If planning a conference, networking event, or team building meeting, include games and mixers to help attendees get to know one another and effectively contribute to the success of your event.
Help large groups break into smaller groups, encourage people to meet someone new, or help existing teams within your business learn to work better together.
In a large group setting where not many people will know each other, having some tricks up your sleeve to promote conversation and introductions between strangers will help everyone at your event walk away with a positive experience and new contacts!
Here are 15 easy, fun, and powerful ideas to implement at your next networking event!
1. Extra Info Name Tag
When attendees register or sign up for your event, have them include extra information about themselves to be displayed on their name tag or lanyard.
It can be anything from their first car, to the name of a pet, to a three word description of themselves. Whatever they choose, will spark conversations among the people mingling.
2. Human Bingo
This version of Bingo involves creating BINGO cards with general facts that could apply to a number of people. (Ex: has been out of the country, is over 6 ft. tall, can play an instrument, served in the military, etc.) Each square on the BINGO card has a fact and a blank line.
Everyone receives a card and a pen and then circulates around the room looking for a person to sign their name to one of the squares. Their signature acts as the “chip.” Once someone gets a BINGO (signatures filling one row, or their whole card–you decide) they can turn in their card for a prize!
3. Two Truths and a Lie
This game is best played at a round table or in small gathered groups of 12 or less. Each person shares two true facts about themselves and one lie. Everyone has fun guessing which statement is the lie.
The people who stump everyone in the group can be challenged to come up with 3 new things and see how long they can keep the group guessing!
4. Desert Island
This game can be prompted on a big screen. Flash up a question such as “If you could only bring three books to a desert island, what would they be and why?”And include other topics like movies, foods, or family members. You can also relate the questions to your event, and give a prompt relative to your business or conference.
Break participants into small groups, or have them share their answer with the whole group or. Another option is to pair each member with someone they’ve never met before.
5. Scavenger Hunt
Scavenger hunts are great for team building skills, and can be done in a number of ways. Split your group into teams, scatter clues, and see who can collect all the clues first.
Or, do a photo scavenger hunt where you give your team a list of photos to take. Some ideas include: something big, your team under something, something yellow, something that starts with the letter “w”, your whole team with an animal. Really, the possibilities are endless!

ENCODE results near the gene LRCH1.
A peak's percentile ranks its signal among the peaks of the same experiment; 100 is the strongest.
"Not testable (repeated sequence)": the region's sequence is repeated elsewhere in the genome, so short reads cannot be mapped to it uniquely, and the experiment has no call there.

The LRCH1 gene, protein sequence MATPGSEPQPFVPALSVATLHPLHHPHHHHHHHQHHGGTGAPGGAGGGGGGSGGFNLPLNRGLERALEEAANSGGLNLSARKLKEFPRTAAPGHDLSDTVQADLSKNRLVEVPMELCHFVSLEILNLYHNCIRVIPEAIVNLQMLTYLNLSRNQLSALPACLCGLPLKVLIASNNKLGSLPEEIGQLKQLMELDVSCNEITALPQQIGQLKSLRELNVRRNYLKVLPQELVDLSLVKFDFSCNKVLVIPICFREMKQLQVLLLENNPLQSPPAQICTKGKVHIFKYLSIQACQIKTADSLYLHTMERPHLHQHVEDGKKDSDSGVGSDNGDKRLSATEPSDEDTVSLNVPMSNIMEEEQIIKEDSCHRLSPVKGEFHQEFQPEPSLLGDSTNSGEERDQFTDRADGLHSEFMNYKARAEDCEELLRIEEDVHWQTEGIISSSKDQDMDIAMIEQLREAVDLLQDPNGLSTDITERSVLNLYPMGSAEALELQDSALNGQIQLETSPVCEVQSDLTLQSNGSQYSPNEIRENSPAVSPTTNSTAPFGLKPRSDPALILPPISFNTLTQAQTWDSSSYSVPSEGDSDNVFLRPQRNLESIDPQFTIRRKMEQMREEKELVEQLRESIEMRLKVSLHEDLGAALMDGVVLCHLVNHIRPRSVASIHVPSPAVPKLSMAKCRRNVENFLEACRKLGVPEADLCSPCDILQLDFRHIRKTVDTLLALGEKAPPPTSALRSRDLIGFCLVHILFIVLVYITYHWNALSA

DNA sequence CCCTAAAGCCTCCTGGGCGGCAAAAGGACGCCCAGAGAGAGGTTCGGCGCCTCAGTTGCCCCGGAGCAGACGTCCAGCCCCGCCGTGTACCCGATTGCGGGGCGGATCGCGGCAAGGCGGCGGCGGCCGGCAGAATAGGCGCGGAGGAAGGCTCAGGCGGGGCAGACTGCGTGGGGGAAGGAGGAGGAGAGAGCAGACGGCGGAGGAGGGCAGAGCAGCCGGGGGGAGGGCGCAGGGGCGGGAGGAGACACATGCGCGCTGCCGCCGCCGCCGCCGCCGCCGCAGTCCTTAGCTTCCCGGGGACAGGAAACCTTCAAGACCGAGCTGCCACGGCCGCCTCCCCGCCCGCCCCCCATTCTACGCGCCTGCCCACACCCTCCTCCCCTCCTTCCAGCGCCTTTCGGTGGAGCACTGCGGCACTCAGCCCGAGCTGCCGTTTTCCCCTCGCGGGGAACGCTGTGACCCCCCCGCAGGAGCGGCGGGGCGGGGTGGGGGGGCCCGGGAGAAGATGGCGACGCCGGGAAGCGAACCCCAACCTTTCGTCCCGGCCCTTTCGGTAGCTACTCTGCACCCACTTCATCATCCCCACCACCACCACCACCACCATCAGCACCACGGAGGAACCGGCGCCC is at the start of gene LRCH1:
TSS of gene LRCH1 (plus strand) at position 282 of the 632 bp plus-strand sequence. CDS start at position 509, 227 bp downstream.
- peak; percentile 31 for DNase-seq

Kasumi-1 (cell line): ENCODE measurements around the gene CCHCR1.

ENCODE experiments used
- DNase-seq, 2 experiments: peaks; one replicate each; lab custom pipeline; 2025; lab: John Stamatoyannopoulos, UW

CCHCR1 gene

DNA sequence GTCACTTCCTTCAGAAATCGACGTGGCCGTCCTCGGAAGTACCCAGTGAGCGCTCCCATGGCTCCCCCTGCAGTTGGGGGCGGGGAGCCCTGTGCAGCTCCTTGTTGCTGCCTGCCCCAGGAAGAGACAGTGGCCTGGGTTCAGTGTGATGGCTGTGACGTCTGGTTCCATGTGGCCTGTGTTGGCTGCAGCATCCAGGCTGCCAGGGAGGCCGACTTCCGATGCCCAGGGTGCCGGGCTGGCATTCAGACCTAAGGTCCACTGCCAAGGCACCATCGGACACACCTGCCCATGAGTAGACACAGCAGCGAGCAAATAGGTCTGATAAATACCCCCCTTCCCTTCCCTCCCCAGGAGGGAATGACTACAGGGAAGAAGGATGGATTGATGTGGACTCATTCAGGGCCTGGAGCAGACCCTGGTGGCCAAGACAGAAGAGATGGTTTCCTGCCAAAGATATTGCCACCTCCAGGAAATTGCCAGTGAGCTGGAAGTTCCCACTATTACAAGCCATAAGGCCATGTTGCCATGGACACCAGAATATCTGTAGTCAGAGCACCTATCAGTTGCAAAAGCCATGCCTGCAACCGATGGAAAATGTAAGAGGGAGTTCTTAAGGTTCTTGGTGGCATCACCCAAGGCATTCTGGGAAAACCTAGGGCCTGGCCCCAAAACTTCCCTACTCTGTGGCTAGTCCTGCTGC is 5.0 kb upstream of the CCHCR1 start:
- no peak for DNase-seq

6. Dominoes Challenge
This game is best played around a table, or preferably a younger crowd on the floor. Give each group (8-12 people) the same amount of domino pieces.
Allow them a certain amount of time (make it short- about 2 minutes) to work together and form a chain of dominoes that will all fall with the knocking down of just one piece.
The groups that rise to the challenge, and make all their dominoes fall, can move on to the next round and try again. Only this time, reduce the amount of time they have to build their chain. Repeat until one team wins.
7. Create Your Flag
Often, allowing participants to express themselves artistically can draw out introverted personalities. For this activity, you will provide paper and markers, colored pencils, or other drawing utensils and encourage individuals to draw a flag that represents themselves.
After everyone is finished, have them share their flags and talk about why they designed theirs in any specific ways. Large groups, can be encouraged to walk around and find three people whose flags have something in common with theirs.
8. Candy bar Meet Up
Use this game to divide a large group into small groups at random. Upon entering your meeting space, each person is given a candy bar. (Make sure they know they cannot eat it yet!). They can either draw it out of a bag without looking, or you can have a staff member hand it to them.
At some point during your meeting, ask everyone to find their fellow candy bars. Later call for all the Snickers group together, all the Milky Ways, etc. Once all groups are formed, proceed with a game or icebreaker to help these strangers get to know each other.
9. Business Card Collection
Ask attendees to bring a stash of business cards to your event. Decide on an amount of time (such as between lunch and dinner, or “from now until the start of our next meeting”) and have attendees collect as many business cards from other guests as they can.